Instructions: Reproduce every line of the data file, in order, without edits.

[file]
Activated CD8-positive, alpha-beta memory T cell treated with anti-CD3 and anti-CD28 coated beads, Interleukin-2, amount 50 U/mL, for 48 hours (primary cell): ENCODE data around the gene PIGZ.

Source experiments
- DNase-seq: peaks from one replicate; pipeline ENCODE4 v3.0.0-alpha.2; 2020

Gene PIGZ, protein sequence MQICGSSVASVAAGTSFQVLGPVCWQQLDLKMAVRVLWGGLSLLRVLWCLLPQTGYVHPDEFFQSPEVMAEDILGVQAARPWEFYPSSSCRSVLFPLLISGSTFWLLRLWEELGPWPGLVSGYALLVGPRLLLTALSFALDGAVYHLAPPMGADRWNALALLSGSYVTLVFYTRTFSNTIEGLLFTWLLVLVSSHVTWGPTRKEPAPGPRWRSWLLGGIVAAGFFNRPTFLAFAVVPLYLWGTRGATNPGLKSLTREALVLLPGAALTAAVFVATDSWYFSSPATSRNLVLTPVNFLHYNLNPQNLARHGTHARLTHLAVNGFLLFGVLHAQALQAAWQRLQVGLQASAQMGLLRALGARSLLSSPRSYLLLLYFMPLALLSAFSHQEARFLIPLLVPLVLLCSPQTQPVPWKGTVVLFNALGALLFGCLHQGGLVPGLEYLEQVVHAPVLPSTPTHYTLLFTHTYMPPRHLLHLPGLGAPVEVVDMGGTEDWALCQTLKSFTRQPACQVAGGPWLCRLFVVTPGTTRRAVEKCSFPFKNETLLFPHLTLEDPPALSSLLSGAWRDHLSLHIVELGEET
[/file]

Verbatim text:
Activated CD8-positive, alpha-beta memory T cell treated with anti-CD3 and anti-CD28 coated beads, Interleukin-2, amount 50 U/mL, for 48 hours (primary cell): ENCODE data around the gene PIGZ.

Source experiments
- DNase-seq: peaks from one replicate; pipeline ENCODE4 v3.0.0-alpha.2; 2020

Gene PIGZ, protein sequence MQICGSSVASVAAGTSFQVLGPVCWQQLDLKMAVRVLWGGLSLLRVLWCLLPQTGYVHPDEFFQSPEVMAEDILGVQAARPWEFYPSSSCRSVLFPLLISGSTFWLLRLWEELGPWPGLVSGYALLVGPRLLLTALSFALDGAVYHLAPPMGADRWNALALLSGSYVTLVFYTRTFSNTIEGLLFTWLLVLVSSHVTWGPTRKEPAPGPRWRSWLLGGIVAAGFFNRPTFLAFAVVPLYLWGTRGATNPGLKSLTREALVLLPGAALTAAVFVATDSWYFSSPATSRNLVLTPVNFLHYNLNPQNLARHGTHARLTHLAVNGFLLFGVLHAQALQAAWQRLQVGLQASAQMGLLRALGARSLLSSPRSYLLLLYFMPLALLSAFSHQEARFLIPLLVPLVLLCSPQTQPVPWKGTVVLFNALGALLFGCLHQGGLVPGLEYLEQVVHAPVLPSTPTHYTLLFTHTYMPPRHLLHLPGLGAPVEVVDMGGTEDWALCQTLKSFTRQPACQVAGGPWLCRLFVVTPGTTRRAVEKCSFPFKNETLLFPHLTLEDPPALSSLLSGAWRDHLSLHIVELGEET